As schools around the country adopted remote learning last spring and this fall, demand for tutoring shot up. Some states like Tennessee have launched statewide tutoring efforts, and Congress might soon invest in tutoring as well.
The intuition that tutoring provides students with a leg up is borne out by the research. Academics have called the approach one of the most versatile and potentially transformative educational tools in use today.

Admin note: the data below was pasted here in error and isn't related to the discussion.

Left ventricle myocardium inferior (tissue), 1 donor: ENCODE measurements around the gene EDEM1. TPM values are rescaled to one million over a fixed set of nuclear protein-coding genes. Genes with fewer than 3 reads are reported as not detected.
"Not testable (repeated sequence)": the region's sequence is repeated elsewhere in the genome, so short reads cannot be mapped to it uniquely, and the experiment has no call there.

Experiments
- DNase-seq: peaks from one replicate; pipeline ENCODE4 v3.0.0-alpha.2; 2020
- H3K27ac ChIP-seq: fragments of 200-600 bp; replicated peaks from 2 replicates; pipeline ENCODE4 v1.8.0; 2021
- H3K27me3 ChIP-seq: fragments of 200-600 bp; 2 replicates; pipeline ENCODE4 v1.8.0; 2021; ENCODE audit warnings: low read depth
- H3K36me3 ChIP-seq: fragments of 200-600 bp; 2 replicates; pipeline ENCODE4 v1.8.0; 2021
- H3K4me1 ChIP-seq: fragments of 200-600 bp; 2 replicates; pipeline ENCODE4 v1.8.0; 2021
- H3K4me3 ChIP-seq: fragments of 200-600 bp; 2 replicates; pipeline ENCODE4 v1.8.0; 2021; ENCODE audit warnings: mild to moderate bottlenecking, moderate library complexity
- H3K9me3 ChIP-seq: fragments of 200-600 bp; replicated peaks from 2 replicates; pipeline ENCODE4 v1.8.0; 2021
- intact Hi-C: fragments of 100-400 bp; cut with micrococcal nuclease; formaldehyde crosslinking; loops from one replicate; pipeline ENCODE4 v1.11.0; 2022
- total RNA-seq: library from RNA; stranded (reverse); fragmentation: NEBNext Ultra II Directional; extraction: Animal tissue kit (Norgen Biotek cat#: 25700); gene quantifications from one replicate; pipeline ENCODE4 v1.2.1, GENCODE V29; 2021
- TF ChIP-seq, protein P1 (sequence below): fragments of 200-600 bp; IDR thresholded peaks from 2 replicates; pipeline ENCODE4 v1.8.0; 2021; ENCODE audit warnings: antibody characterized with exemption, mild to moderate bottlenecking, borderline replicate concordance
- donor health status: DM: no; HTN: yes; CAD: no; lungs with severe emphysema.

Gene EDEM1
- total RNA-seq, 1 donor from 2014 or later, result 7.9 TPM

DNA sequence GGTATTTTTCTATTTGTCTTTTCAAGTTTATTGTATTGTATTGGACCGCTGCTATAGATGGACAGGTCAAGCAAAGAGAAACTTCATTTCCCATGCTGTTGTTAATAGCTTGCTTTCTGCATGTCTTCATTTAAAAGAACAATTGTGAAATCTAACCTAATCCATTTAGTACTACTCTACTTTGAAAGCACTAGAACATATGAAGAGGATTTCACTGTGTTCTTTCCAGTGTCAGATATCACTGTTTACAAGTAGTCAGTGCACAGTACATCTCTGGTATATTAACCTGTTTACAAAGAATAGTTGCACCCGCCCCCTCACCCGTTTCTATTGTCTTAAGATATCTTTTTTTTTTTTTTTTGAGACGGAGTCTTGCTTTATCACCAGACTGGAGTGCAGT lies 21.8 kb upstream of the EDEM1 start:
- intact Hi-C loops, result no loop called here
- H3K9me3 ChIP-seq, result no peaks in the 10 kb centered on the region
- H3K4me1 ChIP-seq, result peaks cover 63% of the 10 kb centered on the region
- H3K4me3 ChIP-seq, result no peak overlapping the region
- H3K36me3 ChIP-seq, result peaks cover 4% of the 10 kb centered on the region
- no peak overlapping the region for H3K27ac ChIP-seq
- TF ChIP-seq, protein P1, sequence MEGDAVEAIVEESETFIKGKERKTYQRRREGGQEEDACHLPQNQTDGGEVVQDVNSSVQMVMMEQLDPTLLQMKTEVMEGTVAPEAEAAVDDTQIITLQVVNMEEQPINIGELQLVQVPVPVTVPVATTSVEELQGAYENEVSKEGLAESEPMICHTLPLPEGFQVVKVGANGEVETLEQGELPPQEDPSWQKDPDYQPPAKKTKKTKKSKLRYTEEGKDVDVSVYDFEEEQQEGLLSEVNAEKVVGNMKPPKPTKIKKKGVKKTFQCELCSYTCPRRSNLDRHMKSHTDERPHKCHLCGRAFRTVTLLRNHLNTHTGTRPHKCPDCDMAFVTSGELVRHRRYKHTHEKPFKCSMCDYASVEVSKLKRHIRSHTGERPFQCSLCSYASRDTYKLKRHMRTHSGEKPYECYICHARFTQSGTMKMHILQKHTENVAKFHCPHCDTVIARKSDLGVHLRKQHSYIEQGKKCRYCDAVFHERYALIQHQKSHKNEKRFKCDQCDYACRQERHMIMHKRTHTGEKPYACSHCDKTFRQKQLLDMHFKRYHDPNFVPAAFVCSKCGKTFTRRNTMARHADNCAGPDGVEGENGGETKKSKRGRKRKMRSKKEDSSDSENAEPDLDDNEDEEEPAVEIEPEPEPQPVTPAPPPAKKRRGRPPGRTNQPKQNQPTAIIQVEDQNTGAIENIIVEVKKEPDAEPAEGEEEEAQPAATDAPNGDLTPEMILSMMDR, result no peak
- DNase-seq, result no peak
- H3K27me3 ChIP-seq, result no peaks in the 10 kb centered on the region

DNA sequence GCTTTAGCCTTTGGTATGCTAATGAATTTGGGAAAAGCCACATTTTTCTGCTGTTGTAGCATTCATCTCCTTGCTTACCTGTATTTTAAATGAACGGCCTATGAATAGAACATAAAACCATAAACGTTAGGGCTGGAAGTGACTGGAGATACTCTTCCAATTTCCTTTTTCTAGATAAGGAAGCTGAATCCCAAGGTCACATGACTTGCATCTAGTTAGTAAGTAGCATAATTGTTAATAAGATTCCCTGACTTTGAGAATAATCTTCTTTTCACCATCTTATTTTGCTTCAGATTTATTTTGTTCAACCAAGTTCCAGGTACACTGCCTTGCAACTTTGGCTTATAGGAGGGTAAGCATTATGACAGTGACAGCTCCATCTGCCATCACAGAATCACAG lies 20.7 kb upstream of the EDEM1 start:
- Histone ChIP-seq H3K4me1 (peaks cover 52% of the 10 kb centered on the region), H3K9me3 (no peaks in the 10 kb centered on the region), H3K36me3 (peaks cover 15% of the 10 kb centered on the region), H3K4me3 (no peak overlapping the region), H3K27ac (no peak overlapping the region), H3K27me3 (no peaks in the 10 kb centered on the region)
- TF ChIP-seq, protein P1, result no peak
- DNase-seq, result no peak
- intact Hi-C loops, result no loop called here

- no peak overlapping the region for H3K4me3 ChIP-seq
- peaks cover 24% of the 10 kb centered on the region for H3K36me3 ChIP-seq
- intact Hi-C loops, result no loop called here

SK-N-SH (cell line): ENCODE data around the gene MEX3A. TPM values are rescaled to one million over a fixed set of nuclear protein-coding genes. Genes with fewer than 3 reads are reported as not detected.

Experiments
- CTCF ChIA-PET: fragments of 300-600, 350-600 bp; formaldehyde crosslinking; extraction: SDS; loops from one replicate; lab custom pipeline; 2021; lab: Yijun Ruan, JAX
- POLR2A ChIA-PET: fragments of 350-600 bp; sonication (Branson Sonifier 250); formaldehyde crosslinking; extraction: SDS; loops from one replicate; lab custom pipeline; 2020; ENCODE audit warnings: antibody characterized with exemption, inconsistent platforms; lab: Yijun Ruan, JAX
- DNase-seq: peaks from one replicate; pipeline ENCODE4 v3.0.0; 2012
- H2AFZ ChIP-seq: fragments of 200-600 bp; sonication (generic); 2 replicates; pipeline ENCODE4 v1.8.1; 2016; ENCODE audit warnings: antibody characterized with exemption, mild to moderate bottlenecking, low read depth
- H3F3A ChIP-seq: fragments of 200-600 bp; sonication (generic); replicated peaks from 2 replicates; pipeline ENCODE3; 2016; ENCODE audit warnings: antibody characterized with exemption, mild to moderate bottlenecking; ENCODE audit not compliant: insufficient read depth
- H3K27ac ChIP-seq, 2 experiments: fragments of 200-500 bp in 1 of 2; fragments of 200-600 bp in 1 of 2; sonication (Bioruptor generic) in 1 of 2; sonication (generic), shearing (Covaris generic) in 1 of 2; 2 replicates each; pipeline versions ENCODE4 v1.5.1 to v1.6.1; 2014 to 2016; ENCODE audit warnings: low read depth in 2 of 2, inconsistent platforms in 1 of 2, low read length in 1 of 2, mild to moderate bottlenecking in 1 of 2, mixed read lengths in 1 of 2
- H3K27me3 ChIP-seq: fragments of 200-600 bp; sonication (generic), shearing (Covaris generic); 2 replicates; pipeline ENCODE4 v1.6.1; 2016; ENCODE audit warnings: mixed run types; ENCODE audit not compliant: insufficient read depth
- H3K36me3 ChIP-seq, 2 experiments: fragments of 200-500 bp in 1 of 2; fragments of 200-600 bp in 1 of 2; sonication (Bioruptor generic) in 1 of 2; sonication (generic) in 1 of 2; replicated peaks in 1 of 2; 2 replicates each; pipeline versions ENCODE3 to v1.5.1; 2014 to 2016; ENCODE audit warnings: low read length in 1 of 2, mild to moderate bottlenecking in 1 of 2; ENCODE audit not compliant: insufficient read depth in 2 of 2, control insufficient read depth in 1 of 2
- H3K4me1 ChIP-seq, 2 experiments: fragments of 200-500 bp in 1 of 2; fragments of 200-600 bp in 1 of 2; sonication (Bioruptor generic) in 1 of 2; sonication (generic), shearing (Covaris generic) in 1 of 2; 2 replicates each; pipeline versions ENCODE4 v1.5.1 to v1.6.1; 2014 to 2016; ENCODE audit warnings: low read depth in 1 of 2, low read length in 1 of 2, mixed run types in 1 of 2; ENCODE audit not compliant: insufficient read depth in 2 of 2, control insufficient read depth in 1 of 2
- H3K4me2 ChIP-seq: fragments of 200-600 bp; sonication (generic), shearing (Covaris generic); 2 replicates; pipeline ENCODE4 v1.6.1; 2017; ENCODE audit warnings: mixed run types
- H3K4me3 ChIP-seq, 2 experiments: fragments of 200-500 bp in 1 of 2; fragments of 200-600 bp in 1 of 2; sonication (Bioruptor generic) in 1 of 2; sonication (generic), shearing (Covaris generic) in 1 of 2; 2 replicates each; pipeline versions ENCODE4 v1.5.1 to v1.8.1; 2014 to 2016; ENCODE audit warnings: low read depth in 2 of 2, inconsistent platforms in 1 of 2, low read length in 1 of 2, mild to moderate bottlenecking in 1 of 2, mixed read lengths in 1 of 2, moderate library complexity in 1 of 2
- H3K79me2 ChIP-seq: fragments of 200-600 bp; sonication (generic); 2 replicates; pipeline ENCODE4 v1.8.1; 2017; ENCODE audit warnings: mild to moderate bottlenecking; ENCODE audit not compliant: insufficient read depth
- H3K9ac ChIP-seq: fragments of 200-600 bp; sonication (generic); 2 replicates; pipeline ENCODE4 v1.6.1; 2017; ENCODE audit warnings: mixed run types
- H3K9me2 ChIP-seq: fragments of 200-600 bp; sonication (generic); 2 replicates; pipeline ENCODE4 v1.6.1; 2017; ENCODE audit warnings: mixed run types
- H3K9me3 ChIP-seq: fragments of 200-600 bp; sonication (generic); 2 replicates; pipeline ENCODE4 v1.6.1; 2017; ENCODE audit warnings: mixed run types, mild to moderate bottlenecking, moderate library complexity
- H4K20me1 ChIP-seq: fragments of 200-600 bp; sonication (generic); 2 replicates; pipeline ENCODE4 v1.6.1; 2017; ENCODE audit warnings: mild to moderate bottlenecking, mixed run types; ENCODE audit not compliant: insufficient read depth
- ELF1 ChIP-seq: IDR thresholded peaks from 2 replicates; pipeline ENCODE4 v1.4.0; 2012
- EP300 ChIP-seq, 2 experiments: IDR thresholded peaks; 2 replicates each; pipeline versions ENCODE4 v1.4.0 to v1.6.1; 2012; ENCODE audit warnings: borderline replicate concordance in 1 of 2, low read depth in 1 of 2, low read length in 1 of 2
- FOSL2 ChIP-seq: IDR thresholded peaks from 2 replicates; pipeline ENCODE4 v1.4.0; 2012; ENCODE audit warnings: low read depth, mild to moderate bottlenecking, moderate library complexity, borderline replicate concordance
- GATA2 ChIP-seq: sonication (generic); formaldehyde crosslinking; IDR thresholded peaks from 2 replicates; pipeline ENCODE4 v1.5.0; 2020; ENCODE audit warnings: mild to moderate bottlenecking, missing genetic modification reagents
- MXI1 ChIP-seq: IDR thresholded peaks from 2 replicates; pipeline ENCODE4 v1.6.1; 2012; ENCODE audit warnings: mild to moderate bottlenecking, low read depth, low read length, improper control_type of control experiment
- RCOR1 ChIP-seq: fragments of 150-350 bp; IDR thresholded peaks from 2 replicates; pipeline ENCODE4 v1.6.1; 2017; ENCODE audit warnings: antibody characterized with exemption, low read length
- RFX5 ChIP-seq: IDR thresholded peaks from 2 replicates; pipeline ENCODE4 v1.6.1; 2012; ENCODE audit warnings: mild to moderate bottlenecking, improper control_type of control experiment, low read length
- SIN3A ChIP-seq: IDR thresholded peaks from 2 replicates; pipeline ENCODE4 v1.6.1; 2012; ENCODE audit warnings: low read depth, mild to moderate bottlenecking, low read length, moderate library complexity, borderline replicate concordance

Both of us have spent years tutoring students in math, as well as standing in front of classrooms helping students understand fractions and cosines. As we watch education leaders become increasingly focused on tutoring, we believe the field has become overly fixed on scheduled one-on-one or one-on-two sessions, with a single tutor supporting one or two students. This is the standard approach, where the student has the same tutor multiple times a week.
This type of tutoring is expensive and hard to scale, though remote options can potentially solve these problems...